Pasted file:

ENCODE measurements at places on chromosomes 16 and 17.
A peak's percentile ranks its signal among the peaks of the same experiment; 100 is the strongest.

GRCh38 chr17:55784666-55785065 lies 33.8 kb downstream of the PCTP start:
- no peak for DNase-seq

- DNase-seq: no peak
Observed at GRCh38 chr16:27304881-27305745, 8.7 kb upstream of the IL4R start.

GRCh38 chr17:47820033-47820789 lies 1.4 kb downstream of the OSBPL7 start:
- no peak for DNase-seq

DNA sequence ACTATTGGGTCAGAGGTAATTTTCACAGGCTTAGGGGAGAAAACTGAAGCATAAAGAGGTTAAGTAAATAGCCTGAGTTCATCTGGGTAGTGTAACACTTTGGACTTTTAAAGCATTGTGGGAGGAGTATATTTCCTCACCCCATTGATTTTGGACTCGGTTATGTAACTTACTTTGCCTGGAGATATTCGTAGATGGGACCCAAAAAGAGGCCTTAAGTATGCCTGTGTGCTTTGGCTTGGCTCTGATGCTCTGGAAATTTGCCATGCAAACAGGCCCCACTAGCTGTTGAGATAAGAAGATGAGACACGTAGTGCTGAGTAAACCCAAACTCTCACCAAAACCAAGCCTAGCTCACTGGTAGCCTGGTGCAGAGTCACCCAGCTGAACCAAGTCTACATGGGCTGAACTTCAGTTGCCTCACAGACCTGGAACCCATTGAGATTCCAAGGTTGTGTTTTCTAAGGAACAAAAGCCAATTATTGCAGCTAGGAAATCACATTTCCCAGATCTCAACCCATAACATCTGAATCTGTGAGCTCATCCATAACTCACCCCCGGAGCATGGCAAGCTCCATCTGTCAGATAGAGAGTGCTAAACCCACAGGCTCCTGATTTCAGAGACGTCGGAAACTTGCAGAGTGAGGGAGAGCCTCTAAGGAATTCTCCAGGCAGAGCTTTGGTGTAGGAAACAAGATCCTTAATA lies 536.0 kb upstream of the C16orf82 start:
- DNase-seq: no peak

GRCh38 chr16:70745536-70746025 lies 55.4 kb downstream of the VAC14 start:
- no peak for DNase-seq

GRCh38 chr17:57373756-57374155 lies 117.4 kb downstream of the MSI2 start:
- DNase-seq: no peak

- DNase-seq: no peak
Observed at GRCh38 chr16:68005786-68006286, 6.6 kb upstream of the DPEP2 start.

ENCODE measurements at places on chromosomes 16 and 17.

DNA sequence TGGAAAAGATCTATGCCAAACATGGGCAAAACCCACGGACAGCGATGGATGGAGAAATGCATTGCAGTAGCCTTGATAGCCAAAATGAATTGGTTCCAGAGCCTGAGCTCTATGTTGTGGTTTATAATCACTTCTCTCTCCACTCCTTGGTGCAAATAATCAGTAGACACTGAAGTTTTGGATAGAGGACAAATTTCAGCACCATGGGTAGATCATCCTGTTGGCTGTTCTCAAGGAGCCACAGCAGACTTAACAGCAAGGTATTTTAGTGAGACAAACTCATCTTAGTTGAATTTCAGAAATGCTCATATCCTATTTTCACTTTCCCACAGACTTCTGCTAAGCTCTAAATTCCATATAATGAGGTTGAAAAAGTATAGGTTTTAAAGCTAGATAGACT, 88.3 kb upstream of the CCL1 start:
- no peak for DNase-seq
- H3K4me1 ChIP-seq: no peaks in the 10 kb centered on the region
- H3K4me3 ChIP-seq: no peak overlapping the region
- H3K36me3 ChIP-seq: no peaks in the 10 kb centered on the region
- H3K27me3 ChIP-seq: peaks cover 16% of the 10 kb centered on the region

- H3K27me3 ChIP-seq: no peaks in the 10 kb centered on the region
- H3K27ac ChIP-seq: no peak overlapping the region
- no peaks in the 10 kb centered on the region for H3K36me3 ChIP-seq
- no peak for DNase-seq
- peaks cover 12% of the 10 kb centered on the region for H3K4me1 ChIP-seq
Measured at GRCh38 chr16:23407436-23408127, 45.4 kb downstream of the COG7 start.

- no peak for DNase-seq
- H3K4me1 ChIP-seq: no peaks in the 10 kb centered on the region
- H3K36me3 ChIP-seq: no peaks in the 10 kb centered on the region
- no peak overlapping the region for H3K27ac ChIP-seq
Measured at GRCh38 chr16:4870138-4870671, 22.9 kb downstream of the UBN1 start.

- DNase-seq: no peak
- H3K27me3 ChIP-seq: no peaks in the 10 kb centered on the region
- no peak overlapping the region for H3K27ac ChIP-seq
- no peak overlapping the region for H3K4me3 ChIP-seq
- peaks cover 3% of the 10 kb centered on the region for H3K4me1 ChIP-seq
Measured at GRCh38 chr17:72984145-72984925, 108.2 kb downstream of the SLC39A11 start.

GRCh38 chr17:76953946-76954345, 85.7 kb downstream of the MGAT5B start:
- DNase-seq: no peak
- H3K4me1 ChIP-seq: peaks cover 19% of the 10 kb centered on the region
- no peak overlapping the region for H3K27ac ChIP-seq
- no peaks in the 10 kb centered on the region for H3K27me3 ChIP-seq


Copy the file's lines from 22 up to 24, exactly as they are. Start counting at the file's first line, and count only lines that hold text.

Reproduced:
- H3K36me3 ChIP-seq: no peaks in the 10 kb centered on the region
- H3K27me3 ChIP-seq: peaks cover 16% of the 10 kb centered on the region

- H3K27me3 ChIP-seq: no peaks in the 10 kb centered on the region